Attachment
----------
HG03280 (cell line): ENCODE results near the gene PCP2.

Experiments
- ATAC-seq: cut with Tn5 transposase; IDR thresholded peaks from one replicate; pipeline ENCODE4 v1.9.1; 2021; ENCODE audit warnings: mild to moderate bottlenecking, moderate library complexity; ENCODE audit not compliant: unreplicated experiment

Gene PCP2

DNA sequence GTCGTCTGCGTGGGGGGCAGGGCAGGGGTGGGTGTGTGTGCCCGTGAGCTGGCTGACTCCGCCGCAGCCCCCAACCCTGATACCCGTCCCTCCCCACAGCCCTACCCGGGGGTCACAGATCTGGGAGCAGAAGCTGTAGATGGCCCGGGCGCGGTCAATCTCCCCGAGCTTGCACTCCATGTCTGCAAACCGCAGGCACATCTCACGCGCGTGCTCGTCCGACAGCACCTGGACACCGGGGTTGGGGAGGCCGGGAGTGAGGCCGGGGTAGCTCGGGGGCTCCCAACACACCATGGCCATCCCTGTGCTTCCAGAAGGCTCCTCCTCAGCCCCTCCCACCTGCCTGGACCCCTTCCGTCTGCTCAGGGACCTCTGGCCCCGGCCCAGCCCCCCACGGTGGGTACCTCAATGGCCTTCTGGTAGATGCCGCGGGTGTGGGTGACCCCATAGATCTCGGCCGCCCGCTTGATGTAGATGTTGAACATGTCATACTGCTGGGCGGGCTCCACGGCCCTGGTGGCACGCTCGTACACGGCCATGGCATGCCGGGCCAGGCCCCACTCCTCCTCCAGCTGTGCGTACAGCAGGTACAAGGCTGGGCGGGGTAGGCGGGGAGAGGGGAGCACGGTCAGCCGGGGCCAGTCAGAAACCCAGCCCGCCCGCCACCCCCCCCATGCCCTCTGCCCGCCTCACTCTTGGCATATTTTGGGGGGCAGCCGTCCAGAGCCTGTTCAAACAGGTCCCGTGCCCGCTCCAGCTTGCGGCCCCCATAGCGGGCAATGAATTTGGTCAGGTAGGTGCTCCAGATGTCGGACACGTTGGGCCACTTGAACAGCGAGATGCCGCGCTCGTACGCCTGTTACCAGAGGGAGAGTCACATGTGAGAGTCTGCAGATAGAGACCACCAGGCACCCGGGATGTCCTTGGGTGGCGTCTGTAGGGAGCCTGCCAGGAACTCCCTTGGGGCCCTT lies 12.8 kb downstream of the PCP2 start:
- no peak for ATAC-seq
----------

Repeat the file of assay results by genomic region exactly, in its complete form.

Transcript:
HG03280 (cell line): ENCODE results near the gene PCP2.

Experiments
- ATAC-seq: cut with Tn5 transposase; IDR thresholded peaks from one replicate; pipeline ENCODE4 v1.9.1; 2021; ENCODE audit warnings: mild to moderate bottlenecking, moderate library complexity; ENCODE audit not compliant: unreplicated experiment

Gene PCP2

DNA sequence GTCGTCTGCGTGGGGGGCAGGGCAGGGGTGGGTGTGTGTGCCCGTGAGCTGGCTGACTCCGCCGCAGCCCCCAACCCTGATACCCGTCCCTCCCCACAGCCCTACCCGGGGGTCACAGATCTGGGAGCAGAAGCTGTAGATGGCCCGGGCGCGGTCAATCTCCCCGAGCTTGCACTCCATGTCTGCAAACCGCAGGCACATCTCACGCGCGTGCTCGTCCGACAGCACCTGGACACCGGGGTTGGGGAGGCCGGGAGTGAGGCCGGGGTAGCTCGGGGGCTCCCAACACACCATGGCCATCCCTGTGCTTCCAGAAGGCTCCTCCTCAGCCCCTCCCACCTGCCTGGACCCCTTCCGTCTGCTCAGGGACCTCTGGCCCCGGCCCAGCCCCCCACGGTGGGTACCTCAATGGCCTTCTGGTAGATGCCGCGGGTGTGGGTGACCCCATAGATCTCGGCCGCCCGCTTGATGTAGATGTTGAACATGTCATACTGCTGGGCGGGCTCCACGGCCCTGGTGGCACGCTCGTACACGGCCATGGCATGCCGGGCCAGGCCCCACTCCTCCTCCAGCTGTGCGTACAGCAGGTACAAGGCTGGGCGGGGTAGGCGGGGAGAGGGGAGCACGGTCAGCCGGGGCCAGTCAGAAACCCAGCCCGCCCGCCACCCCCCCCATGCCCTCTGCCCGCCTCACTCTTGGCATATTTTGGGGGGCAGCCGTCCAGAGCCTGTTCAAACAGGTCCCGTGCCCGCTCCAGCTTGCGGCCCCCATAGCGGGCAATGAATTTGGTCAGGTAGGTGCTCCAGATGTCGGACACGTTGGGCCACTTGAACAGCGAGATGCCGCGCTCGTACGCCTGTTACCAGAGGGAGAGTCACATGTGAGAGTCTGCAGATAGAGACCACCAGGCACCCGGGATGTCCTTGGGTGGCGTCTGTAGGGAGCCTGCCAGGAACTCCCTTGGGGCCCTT lies 12.8 kb downstream of the PCP2 start:
- no peak for ATAC-seq